Davis was re-elected in 2012, the same year that her offices were firebombed, an attack that remains unsolved, but speculation links it to her support of Planned Parenthood (Pieklo). Despite this attack, she has continued to be a vehement supporter of women’s rights. Her stance is most obvious in her successful 25 June 2013 filibuster of Senate Bill 5, a draconian law that attempts to dramatically reduce access to abortion. This was not the first time that Senator Davis has used radical tactics in the Texas State Senate. In June 2011, she filibustered the 82nd Legislative Assembly, preventing a $4 billion cut from public education sponsored by Governor Rick Perry. However the 25 June filibuster gathered more global coverage and heightened awareness of hard-line anti-women politics in the Lone Star State. It also created a new political heroine for many progressive Texans and activists around the United States.
On 25 June Davis stood for 11 hours to stop a bill that would have reduced the number of state abortion providers from 42 to 5. Such restriction was to cap longstanding efforts to curb women’s control over their own fertility, which includes state-directed anti-choice counseling and 24 hour mandatory wait times.
It initially seemed that the Republicans had won when Davis was cut off on procedural technicalities, but Democratic State Senator Leticia Van De Putte from San Antonio, who rushed back from her father’s funeral, took the floor. After she finished speaking, hundreds packing the gallery cheered, further delaying the vote. Just after midnight, the Senate’s own website stated that the bill had become law. This claim had to be rescinded when it was publicly revealed that the Republicans had changed the time stamp in order to declare the bill passed. In fact, Davis, and her pro-choice supporters inside and outside government, had won.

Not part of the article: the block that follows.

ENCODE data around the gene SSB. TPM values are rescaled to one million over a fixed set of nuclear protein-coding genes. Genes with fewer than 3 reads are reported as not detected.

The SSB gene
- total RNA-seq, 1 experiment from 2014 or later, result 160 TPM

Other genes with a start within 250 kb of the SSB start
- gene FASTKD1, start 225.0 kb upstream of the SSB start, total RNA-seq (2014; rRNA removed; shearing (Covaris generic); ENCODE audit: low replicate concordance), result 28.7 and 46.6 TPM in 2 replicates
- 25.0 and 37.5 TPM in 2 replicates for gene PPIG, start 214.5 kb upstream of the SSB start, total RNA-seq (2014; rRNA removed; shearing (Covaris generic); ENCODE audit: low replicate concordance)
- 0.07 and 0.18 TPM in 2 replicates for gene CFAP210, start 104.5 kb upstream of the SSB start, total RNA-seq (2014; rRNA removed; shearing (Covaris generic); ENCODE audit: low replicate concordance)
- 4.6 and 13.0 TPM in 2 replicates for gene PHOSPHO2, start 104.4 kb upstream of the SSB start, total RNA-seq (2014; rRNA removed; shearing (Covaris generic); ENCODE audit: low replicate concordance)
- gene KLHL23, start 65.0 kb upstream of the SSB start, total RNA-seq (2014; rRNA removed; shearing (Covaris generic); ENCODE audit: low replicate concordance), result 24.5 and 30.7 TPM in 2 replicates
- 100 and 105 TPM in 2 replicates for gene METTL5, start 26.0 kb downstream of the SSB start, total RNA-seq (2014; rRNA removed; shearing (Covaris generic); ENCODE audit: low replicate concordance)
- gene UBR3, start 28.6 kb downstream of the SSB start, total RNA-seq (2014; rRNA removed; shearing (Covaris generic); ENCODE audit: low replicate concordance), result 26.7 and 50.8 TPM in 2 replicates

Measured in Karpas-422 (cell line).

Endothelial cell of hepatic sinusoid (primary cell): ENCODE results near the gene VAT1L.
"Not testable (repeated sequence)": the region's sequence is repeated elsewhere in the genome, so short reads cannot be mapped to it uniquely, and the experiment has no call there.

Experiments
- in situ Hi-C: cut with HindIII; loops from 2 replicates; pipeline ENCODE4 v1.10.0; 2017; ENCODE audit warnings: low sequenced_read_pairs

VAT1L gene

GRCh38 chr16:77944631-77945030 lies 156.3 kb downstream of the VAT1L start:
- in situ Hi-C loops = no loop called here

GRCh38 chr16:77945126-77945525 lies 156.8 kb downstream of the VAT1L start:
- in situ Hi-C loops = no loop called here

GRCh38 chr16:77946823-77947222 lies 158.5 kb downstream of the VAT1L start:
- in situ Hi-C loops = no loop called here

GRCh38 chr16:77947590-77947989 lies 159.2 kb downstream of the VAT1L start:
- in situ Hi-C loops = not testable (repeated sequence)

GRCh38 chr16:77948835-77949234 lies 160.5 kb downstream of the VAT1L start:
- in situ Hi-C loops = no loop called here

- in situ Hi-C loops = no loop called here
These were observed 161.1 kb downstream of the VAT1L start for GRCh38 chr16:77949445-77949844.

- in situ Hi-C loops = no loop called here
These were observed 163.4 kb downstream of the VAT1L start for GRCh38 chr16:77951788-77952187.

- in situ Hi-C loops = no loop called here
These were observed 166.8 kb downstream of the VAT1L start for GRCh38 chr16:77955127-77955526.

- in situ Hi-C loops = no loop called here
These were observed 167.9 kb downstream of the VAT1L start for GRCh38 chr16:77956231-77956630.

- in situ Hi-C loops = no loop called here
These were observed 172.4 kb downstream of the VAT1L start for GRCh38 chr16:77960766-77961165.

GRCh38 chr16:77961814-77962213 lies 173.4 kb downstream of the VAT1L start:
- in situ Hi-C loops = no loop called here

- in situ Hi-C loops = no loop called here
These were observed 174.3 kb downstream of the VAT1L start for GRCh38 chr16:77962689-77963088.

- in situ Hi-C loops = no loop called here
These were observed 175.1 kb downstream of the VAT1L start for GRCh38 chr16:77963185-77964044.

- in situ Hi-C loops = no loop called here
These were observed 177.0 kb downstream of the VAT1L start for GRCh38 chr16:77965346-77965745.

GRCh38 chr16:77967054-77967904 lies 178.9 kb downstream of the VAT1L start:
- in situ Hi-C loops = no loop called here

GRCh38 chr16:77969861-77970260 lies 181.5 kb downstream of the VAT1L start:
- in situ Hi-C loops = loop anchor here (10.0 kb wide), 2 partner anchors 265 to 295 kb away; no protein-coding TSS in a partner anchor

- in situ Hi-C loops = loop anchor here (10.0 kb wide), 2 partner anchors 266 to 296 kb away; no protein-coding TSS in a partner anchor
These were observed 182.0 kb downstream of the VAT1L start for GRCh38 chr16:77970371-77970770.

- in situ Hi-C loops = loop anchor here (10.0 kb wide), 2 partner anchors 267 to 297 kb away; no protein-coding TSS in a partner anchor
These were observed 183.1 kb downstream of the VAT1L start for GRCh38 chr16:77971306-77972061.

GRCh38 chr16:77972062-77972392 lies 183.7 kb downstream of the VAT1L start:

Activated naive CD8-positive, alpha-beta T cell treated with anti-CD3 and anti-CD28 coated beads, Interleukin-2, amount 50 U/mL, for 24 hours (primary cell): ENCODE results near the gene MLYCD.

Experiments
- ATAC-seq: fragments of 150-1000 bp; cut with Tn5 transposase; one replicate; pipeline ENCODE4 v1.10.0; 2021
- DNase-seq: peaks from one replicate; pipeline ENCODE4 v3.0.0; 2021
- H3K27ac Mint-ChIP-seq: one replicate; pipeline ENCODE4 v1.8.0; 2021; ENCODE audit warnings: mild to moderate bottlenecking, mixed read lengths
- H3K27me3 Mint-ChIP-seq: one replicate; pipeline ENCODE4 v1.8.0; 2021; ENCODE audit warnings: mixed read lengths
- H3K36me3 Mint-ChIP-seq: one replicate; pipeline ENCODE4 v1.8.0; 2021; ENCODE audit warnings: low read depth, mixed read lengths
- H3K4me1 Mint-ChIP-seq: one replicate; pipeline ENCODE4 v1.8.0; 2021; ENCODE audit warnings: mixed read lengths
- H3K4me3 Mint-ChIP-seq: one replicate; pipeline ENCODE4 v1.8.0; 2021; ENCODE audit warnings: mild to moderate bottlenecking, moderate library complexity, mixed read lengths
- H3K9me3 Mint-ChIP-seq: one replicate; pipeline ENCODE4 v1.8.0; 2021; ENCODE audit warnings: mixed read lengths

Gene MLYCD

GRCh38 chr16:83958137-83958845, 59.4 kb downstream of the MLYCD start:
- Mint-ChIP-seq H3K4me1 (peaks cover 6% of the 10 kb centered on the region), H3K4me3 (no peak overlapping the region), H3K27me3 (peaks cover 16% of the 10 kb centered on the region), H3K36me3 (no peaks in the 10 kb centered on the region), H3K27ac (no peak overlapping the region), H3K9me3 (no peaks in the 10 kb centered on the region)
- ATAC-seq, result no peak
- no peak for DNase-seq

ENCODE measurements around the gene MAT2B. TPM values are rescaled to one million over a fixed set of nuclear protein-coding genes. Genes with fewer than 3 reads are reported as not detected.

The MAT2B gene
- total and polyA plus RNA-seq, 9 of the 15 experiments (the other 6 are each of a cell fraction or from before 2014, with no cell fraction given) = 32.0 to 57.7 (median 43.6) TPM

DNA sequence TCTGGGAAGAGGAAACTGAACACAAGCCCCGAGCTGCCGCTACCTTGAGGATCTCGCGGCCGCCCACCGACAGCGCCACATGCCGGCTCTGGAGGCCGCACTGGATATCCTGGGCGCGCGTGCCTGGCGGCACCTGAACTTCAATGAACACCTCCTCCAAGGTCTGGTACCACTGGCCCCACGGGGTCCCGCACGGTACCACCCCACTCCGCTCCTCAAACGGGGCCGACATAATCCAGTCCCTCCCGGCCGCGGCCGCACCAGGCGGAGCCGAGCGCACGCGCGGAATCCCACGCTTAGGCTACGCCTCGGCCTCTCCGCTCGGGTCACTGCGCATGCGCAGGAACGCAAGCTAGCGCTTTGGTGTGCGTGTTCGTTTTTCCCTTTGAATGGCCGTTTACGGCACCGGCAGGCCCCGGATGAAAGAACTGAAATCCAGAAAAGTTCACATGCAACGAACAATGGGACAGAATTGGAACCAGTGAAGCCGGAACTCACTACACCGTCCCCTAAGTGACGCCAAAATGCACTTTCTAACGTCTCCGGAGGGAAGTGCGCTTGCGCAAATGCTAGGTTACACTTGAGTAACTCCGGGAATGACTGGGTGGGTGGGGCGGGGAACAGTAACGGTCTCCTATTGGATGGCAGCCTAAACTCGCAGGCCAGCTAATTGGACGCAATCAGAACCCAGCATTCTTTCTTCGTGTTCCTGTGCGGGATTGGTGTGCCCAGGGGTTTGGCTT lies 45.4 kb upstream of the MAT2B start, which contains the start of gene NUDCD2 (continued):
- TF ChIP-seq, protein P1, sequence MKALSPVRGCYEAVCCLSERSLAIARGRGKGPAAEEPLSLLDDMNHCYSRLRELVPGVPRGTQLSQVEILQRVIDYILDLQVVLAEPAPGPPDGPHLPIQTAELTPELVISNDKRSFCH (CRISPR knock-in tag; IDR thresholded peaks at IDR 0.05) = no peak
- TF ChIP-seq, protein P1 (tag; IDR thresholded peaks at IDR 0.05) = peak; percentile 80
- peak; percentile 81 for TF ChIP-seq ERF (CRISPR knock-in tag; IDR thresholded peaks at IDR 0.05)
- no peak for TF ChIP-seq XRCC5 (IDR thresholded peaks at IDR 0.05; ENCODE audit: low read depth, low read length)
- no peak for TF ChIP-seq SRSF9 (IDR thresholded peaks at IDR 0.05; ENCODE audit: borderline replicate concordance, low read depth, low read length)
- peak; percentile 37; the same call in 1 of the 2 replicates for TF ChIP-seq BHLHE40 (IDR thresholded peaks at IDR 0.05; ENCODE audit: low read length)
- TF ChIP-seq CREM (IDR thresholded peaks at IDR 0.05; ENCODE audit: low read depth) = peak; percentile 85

Unfortunately, SB 5 and the dangers of the anti-choice renaissance survive to burden women another day. The last six months have led to 35 measures to restrict abortion procedures being passed in 17 different states, both conservative and the traditionally more socially liberal “swing states.” In Texas, Governor Perry has added SB 5 to another special session. It is unlikely that the Democrats will be able to stall the bill a second time since the vote will likely be taken earlier in the session, making a filibuster near- impossible. Perry has also been noted for his personal attacks on Davis (Holpuch) a strategy that recalls the vitriol that regularly rains down on outspoken women and links the growing battle against pro-choice to misogyny within the public domain. However, Davis’ courage and determination (accessorized by pink sneakers) have won her many supporters.